Detroit - Wayne State University is exempt from answering a FOIA request about its use of dogs in medical research, because the last time it did "animal rights extremists" threatened its researchers with "torture and death," the university claims in court.
The university sued the Physicians Committee for Responsible Medicine, in Wayne County Court.
Wayne State claims it released records in 2011 to the Physicians Committee, which sought information on the university's use of dogs in cardiovascular research.
"After WSU responded, PCRM launched a public attack against WSU, falsely accusing it of 'inhumane' and 'cruel' treatment of dogs in research," the complaint states.
"Animal rights extremists quickly seized upon PCRM's inflammatory accusations and began a campaign of harassment and intimidation against [one scientist], his family, WSU students and officials, including threats of injury, torture and death. One such extremist was subjected to a personal protection order by this court. The order was repeatedly violated, leading to citations for contempt and felony charges, including one for aggravated stalking.
"Despite the direct link between the release of [the scientist's] animal research records and substantial threats to the personal safety of [the scientist] and others, PCRM has persisted in its requests for such information through FOIA."
Wayne State says the information requested is exempt from disclosure under the state's privacy exemption.
"The privacy exemption protects the privacy of individuals by allowing a public body to withhold information that, if released, would present a realistic risk of being used to identify the personal safety and security of those individuals," according to the complaint.
Wayne State researchers use dogs to conduct cardiovascular studies on the relationship between heart failure in humans and reduced blood flow to the body's muscles, including the heart itself.
The university claims that after it released records to PCRM in 2011, after redacting names and identifying information about research staff except for the lead scientist, PCRM used the records to "grossly misrepresent to the public that WSU had treated its canine animal subjects inhumanely."
"For example, PCRM stated on its website that a particular canine subject experienced 'constant pain and suffering' and was subjected to 'inhumane' and 'cruel' experiments. It alleged that the dog had incisions that 'constantly seeped large amounts of fluid' and that 'her face and paws were swollen.' Experimenters were accused of 'dodging bites' while collecting data."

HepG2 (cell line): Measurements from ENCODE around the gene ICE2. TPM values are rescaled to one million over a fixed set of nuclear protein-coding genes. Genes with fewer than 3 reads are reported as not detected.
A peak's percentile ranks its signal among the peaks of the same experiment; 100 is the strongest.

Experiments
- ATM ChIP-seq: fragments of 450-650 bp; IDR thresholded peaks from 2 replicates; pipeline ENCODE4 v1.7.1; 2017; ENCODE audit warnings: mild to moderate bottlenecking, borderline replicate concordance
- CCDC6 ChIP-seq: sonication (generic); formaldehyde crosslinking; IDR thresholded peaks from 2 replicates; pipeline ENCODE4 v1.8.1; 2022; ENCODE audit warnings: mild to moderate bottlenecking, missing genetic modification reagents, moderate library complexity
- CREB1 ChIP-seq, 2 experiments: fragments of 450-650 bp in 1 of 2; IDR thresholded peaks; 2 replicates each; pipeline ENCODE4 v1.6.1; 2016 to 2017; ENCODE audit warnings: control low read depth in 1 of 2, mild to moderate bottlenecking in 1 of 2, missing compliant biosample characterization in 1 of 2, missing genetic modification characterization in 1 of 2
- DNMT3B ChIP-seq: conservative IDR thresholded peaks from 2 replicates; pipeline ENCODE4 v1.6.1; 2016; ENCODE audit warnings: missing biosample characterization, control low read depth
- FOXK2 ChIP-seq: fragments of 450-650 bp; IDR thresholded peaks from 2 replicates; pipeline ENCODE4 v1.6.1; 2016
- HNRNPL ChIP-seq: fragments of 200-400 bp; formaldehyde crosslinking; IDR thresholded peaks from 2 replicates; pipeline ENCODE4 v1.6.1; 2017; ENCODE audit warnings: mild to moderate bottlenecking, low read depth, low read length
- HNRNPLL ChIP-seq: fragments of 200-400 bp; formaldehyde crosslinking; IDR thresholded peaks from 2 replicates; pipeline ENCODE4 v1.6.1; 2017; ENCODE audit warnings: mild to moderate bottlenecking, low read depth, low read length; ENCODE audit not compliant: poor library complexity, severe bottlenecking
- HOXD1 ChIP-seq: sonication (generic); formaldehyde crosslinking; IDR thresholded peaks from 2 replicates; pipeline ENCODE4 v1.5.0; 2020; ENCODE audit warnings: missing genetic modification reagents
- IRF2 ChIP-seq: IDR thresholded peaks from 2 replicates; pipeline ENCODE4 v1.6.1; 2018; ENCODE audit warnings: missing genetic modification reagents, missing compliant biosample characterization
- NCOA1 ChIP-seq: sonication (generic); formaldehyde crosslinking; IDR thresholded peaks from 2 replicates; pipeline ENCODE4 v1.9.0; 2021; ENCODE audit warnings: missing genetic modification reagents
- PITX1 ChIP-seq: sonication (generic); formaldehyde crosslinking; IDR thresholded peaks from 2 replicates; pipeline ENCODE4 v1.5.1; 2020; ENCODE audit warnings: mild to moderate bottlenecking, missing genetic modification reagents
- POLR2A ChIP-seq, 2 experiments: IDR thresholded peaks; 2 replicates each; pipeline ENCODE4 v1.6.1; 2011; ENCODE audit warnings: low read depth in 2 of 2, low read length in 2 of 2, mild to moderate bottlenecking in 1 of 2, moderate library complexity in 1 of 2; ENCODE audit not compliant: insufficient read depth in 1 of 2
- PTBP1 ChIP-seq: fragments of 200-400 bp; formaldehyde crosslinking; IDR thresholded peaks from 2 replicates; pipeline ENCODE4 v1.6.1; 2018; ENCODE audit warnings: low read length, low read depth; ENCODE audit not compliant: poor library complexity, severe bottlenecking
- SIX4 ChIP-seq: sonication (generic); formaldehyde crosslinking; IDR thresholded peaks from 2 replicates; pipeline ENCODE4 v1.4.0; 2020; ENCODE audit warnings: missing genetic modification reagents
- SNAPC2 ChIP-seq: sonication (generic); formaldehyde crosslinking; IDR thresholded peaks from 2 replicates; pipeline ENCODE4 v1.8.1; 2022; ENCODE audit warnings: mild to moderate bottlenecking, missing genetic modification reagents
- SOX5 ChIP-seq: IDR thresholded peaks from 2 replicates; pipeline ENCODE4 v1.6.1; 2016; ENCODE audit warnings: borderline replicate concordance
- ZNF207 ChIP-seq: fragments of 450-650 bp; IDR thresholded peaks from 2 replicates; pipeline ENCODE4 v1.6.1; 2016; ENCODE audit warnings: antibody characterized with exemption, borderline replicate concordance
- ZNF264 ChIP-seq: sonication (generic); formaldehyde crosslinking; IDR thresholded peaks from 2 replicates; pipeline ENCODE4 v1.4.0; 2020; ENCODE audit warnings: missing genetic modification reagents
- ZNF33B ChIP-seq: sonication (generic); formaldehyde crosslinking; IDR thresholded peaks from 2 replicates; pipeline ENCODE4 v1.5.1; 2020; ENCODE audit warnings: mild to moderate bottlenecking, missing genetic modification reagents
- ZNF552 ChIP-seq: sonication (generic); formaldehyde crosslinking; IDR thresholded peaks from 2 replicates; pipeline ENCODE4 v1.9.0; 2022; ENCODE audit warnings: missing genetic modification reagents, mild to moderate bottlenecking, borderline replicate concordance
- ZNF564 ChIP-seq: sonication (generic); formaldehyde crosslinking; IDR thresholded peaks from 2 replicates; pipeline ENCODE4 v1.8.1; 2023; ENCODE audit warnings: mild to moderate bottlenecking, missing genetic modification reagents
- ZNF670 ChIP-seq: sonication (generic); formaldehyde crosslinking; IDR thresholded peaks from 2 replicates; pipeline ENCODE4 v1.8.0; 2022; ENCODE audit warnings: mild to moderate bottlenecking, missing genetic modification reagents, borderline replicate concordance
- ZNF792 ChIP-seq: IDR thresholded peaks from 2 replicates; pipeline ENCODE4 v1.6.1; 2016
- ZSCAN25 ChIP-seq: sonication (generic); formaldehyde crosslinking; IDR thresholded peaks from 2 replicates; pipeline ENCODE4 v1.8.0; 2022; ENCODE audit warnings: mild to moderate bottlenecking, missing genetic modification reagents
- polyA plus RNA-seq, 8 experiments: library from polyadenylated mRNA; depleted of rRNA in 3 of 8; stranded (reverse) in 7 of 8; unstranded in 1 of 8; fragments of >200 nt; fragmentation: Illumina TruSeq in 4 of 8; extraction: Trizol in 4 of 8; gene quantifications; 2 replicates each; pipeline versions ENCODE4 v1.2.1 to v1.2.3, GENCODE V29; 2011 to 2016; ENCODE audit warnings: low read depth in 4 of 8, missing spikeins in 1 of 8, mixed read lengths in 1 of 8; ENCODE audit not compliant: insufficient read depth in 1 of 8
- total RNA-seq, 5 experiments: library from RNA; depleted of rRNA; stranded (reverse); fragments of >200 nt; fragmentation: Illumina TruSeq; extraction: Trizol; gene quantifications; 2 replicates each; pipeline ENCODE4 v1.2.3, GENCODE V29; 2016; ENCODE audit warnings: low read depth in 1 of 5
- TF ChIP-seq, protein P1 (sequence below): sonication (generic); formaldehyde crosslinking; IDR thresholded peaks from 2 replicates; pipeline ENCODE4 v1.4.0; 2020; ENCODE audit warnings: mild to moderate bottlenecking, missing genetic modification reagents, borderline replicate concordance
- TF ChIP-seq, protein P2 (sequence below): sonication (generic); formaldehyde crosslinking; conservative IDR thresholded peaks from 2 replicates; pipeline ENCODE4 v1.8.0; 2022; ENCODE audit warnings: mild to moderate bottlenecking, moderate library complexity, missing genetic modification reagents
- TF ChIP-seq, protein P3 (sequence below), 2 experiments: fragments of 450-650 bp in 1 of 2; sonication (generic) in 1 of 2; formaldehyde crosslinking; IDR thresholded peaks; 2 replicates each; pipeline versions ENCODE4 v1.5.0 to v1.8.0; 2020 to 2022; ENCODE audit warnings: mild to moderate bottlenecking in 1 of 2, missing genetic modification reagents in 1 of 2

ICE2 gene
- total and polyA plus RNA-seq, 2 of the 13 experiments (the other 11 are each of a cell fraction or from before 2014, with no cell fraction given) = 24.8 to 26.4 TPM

Around this time, the PCRM filed a complaint against Wayne State with the U.S. Department of Agriculture, which conducted a three-day, on-site investigation and exonerated the university and the scientist, according to the complaint.
The PCRM, however, refused to remove defamatory articles from its website until Wayne State's general counsel demanded it, in April this year, the complaint states.
"PCRM thereupon modified its website content. The damage, however, had already been done."
For instance, in October 2011, an animal rights extremist organization, Negotiation is Over (NIO), using the information PCRM had acquired through its FOIA request, and posted on its website, published an article on its own website under the headline: "[Scientist's Name]: Federally Funded Sadist Tortures Shelter Dogs to Death at Wayne State," according to the complaint.
"The NIO website disclosed [the scientist's] picture, home address and telephone number. He was listed as 'NIO's Most Wanted' who were 'WANTED DEAD OR ALIVE.'
"Following the article were posts from different people threatening [the scientist's] life. One described in grotesque detail the torture and death of the researcher," the complaint states. "A true and accurate copy of the post is attached as Exhibit 1.
"On Oct. 22, 2011, the administrator of the NIO website, Camille Marino, sent an email to [the scientist] wishing him 'a slow and painful death.'"
Marino's continued harassment caused her to be charged with aggravated stalking, a felony, the university says. It says the scientist's family and other researchers, students and officials at the university were also subjected to threats.
"Under these circumstances, continued release of [the scientist's] Animal Research Records, which has previously imperiled the safety and lives of WSU's researchers, constitutes a disclosure of 'information of a personal nature,'" the complaint states.
"The disclosure of [his] Animal Research Records is an 'unwarranted invasion' of the researcher's privacy. Such disclosures have jeopardized the safety of [the scientist] and other WSU researchers and have added little to the public interest in enforcing laws regulating the care and use of animals in research."
The university says its research and experiments involving animals are already monitored by more than one organization and are highly regulated by federal law.
Wayne State seeks declaratory judgment that it is exempt from the defendant's FOIA request. It is represented by Thomas Cavalier.